Other alternatives included wax tablets with a stylus, usually two which would close together to protect each other; and slates and chalk. These were considered temporary and important things would be transferred to paper when time permitted, but they allowed for writing and sketching “in the field” easily.
It’s more “look and feel” but it would be fairly common (printing going back a long way, it’s *moveable type* that was the big innovation in 1435 or so, and paper making goes farther back) and believable for members of a party to have slates, wax tablets, chalk, stylus, waste books and pencils about commonly for everything from maping to copying the hieroglyphs on a tomb to making notes of riddles to outlining spell ideas to noting significant rumors and more.
I’m running a merchant horsetrader, so a whip (weapon on of choice), a wineskin to ease trades, a few coins (and gems if I think I’ll need a lot of money) and a knifew. The whole lot fits in a pouch or on my belt. The only exception is a map which is part of the adventure which is kept under my robe.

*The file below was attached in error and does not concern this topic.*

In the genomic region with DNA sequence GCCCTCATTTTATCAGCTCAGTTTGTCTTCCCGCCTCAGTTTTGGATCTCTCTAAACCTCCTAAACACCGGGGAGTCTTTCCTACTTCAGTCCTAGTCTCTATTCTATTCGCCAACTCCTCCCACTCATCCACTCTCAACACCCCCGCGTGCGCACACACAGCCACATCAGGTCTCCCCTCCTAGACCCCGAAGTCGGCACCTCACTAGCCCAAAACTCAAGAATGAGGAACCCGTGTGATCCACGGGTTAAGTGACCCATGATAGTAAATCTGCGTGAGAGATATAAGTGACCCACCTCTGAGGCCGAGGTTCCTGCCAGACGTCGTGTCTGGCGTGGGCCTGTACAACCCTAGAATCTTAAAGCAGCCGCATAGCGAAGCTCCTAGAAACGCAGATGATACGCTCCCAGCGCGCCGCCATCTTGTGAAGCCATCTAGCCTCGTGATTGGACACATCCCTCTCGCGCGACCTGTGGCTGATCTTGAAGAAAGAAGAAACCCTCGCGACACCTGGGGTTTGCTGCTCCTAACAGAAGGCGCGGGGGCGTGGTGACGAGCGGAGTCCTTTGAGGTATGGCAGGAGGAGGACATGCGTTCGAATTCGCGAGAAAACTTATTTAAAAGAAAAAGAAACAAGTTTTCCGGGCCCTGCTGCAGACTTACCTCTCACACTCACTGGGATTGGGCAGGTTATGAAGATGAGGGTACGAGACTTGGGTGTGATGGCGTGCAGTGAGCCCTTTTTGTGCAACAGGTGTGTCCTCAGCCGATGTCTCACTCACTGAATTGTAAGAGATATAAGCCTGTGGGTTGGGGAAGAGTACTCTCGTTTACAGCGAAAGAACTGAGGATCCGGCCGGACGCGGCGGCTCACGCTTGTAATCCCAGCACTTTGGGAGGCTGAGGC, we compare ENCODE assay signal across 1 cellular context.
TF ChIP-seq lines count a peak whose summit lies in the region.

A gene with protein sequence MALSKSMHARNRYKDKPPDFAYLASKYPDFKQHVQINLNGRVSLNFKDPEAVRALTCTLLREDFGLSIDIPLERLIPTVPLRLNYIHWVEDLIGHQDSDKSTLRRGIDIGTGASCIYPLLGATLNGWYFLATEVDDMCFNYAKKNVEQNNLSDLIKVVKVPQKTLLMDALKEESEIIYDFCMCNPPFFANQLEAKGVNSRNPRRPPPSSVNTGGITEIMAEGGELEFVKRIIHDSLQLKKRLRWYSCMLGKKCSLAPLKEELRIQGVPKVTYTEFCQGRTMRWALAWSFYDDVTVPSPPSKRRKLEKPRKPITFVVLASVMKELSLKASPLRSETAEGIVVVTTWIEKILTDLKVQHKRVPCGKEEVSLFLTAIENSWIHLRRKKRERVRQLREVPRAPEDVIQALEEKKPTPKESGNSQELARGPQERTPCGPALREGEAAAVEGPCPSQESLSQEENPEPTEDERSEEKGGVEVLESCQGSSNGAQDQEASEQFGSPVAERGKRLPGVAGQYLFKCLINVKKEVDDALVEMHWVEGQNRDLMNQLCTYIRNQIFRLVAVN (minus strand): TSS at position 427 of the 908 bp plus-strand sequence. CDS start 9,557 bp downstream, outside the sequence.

This is a great article, as usual. My group of players ended up ambushing a group of goblins the other night. Some were sleeping, some were amusing themselves with games. As they jumped up to attack, their armour was uselessly resting where they had removed it in order to enjoy the comforts of home without the heavy, uncomfortable weight of it hampering them. It was good since everyone was knocked unconscious, except the wizard. This gave the unfortunate, spell-less fellow the opportunity he needed to survive the encounter and save his friends.